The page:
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Wetlands permit denied for Back Forty mine

The decision came after mine opponents challenged the permit issued in 2018.
Published: Jan. 5, 2021 at 8:12 AM EST
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LANSING, Mich. (WLUC) - A Michigan judge has overturned a decision by state regulators and denied a key permit for a proposed gold, zinc and copper mine in Menominee County. This decision coming just two weeks after Michigan State Circuit Court dismissed the challenge to Back Forty’s mining permit.

According to Aquila Resources, an administrative law judge ruling Monday denied the wetlands permit for the Back Forty Project in Lake Township, north of Menominee. The decision came after mine opponents challenged the permit issued in 2018 by the Michigan Department of Environment, Great Lakes, and Energy.

The company says it disagrees with the decision, but believes it can resolve the cited issues. The ruling came from an administrative law judge for the Michigan Office of Administrative Hearings and Rules.

According to Aquila, Judge Dan Pulter determined Aquila’s groundwater model does not provide a reliable identification of wetland impacts and therefore found the permit application to be administratively incomplete. The judge also determined that Aquila did not provide a complete assessment of potential alternatives to its proposed plan.

“The Company is evaluating its alternatives, which include the submission of an updated permit application or appealing the decision to the EGLE environmental review panel. Aquila has worked diligently to limit impacts to surrounding wetlands and is only directly impacting 11.2 acres of regulated wetlands,” said Barry Hildred, President and CEO of Aquila Resources.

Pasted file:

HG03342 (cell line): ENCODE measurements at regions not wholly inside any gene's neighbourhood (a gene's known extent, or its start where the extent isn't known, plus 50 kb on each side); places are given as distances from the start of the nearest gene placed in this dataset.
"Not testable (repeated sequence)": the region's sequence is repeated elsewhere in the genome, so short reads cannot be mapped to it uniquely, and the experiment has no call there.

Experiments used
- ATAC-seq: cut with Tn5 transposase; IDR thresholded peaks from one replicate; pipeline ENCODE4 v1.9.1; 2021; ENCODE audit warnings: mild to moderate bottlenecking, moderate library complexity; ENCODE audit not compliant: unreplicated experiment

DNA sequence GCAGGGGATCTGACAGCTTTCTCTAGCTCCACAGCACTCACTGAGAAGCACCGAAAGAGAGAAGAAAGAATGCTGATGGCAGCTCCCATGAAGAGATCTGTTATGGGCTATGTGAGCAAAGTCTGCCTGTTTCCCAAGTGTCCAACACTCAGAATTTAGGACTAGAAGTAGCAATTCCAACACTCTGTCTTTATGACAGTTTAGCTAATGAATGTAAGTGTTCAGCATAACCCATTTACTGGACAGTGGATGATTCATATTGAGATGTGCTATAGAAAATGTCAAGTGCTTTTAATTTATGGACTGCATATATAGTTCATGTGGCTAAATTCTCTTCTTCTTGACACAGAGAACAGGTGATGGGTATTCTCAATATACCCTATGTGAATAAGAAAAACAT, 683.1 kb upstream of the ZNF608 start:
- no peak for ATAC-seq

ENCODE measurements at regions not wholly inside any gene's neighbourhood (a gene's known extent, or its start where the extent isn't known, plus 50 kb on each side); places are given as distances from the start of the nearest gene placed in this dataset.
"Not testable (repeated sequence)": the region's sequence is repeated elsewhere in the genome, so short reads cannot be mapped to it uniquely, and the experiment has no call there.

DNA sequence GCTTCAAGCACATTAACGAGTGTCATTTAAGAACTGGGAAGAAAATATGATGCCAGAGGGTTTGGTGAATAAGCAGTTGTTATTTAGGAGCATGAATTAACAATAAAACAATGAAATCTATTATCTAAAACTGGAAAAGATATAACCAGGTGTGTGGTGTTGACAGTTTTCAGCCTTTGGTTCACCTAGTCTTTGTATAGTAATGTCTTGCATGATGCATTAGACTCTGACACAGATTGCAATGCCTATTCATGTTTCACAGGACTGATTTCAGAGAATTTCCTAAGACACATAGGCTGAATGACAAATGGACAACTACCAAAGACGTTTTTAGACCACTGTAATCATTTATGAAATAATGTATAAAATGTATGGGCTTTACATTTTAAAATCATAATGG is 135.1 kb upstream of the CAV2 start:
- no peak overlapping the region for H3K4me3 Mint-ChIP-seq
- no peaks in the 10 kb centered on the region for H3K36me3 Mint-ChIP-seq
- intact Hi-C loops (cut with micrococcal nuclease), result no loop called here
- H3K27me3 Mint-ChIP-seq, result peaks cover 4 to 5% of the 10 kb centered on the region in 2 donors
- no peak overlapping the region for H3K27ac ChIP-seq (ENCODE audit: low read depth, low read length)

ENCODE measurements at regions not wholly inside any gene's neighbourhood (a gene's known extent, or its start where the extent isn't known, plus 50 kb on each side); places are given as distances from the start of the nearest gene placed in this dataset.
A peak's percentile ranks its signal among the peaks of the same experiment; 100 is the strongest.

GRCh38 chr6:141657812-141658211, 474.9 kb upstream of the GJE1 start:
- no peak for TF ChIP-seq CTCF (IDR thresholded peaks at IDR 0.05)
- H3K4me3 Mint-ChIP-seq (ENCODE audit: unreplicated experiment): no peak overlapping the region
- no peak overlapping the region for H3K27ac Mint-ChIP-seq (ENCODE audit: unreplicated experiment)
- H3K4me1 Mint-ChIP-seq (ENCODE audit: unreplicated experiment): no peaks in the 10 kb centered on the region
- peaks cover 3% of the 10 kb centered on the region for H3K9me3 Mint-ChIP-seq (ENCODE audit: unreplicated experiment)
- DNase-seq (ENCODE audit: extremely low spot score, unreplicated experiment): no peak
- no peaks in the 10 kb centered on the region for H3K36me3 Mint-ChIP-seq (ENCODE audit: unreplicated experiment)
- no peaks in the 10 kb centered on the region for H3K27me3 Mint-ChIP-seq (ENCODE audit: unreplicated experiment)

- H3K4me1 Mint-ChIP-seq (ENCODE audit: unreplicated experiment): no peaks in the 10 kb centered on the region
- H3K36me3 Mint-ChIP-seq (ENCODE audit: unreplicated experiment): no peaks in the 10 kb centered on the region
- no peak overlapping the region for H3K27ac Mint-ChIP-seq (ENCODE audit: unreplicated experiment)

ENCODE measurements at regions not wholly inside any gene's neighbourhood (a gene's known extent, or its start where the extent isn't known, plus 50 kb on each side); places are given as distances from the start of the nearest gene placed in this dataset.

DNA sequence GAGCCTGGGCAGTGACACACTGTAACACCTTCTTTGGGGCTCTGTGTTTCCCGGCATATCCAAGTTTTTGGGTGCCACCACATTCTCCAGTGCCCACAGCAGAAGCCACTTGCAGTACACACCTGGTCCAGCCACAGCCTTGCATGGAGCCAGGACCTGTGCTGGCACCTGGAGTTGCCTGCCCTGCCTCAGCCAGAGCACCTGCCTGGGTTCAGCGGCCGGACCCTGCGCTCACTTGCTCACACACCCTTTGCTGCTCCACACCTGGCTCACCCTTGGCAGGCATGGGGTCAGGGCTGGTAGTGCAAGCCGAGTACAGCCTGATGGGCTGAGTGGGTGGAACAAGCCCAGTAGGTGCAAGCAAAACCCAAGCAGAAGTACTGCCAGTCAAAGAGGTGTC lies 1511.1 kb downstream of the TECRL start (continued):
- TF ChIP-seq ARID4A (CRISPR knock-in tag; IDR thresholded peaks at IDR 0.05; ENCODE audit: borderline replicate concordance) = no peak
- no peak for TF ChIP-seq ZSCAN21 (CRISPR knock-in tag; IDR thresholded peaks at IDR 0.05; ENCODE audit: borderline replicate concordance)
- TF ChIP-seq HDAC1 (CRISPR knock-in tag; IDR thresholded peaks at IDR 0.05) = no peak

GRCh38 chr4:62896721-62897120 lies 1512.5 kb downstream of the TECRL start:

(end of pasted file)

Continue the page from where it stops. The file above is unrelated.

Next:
Click here to read the full press release from Aquila about the decision.

The Coalition to SAVE the Menominee River says in a statement that it is very pleased with the decision.

“One of our big arguments was that the application should never have been considered administratively complete by EGLE because the wetland impacts were not reliably identified, which deprived the public of its right to review and comment. Judge Pulter agreed,” said Dale Burie, coalition president. “Another issue we raised was that Aquila did not properly assess the alternatives to avoid wetland impacts. Again, the Judge agreed. And, on the big question of whether EGLE could issue a permit with conditions that would have allowed Aquila to submit new and updated modeling to support the wetland impacts, the Judge said such conditional permits are not allowed.”

Read the full press release from The Coalition to SAVE the Menominee River:

“The Coalition to SAVE the Menominee River, Inc. is very pleased with Judge Pulter’s decision in our Contested Case to deny Aquila Resources’ Wetlands Permit. His decision validates many of the objections the Coalition raised with respect to the Permit.

One of our big arguments was that the application should never have been considered administratively complete by EGLE because the wetland impacts were not reliably identified, which deprived the public of its right to review and comment. Judge Pulter agreed.

Another issue we raised was that Aquila did not properly assess the alternatives to avoid wetland impacts. Again, the Judge agreed.

And, on the big question of whether EGLE could issue a permit with conditions that would have allowed Aquila to submit new and updated modeling to support the wetland impacts, the Judge said such conditional permits are not allowed.

The decision itself is over 70 pages long, and our attorney is still assessing what it all means. We do understand that the next step, should any of the parties so choose, would be to seek review from the Environmental Permit Review Commission. That request would have to be made within 21 days.

Respectfully submitted,

Dale Burie, President

Coalition to SAVE the Menominee River, Inc.”

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